Diary of Juan Labrador, O.P.

February 1, 1944

The Japanese and civil authorities are creating general alarm, bordering almost on panic, among the Manila populace, in attempting to convince the people that there is a real danger of bombing. What is surprising is that a few weeks ago, these same authorities were denying the possibility of enemy bombers reaching the place. Now they are admitting the probability of a visit and are intensifying a campaign to create an alarming situation.

Previously, it was considered a defeatist attitude to admit or predict an aerial attack. However, according to these alarmists, the Americans have perfected the manufacture of six-engined planes that can fly thousands of miles.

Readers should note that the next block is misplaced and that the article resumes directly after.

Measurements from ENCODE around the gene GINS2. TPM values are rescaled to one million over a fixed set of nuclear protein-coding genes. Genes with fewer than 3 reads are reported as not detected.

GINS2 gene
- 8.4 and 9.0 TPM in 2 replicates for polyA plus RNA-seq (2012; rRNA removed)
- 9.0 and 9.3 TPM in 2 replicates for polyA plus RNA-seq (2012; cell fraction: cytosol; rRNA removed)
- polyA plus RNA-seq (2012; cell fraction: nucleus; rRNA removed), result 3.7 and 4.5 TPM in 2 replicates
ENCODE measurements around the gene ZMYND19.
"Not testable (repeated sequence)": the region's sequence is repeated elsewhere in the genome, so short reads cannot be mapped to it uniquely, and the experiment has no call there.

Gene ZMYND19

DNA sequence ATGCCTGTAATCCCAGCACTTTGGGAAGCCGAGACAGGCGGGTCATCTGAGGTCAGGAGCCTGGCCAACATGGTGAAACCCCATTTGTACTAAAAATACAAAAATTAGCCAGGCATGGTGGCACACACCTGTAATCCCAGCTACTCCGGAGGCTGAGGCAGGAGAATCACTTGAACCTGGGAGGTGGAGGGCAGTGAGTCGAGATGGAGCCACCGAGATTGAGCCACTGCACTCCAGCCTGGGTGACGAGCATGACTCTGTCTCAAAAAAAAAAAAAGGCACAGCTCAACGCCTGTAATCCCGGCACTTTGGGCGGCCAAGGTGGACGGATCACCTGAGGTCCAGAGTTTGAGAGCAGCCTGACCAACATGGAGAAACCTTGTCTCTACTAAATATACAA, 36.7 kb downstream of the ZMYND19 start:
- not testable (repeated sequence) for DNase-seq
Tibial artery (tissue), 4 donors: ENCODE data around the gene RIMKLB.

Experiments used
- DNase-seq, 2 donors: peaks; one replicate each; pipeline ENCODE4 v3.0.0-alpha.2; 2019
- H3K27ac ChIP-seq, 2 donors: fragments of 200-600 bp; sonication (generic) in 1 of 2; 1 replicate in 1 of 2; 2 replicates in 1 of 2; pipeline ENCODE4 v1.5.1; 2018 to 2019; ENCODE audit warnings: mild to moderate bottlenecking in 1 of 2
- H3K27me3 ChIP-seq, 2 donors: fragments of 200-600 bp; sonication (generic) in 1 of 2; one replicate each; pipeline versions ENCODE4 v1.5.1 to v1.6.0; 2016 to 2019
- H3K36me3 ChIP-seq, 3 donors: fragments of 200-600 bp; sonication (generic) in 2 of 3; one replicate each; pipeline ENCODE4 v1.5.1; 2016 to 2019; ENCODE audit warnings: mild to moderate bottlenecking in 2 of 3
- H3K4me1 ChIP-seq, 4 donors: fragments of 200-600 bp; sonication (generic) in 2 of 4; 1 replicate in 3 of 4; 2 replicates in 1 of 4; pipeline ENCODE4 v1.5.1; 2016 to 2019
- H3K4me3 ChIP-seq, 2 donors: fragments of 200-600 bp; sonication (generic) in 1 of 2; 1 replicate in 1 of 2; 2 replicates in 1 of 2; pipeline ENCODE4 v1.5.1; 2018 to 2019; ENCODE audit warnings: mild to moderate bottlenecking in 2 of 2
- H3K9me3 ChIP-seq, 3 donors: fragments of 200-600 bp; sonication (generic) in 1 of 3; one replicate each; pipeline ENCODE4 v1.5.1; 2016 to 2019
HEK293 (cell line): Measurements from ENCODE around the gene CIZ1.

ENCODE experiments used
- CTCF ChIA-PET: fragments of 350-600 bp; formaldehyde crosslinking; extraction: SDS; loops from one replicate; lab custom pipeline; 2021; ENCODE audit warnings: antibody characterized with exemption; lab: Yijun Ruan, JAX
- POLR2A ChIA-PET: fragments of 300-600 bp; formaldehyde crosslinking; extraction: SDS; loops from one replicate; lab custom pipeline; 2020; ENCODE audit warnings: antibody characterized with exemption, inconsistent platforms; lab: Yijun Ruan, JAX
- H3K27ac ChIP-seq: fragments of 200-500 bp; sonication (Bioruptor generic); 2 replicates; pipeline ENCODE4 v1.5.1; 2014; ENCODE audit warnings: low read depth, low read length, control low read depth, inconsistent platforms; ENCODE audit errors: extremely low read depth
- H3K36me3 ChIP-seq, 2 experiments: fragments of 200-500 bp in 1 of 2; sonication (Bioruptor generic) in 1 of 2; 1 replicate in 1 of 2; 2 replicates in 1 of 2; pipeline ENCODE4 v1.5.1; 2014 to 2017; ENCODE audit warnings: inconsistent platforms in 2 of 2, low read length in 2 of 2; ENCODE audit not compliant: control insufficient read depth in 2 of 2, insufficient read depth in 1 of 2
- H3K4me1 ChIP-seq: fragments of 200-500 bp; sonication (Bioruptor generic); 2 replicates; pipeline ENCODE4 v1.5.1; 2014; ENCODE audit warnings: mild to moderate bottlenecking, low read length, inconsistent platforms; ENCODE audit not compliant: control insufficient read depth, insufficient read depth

These alarmists, however, have worked out one benefit for us: many provincial folks who have taken refuge in the city are going back to their provincial homes and have decongested the city which has long exceeded the population level it could feed. Many others would have evacuated the city, were it not for the fact that they would rather risk being victims of internal threats than of the provincial dangers from which they fled.

An old Visayan woman, on hearing about the dangers of a possible bombing of Manila, exclaimed, “Ah, if they are American bombs, I don’t mind.”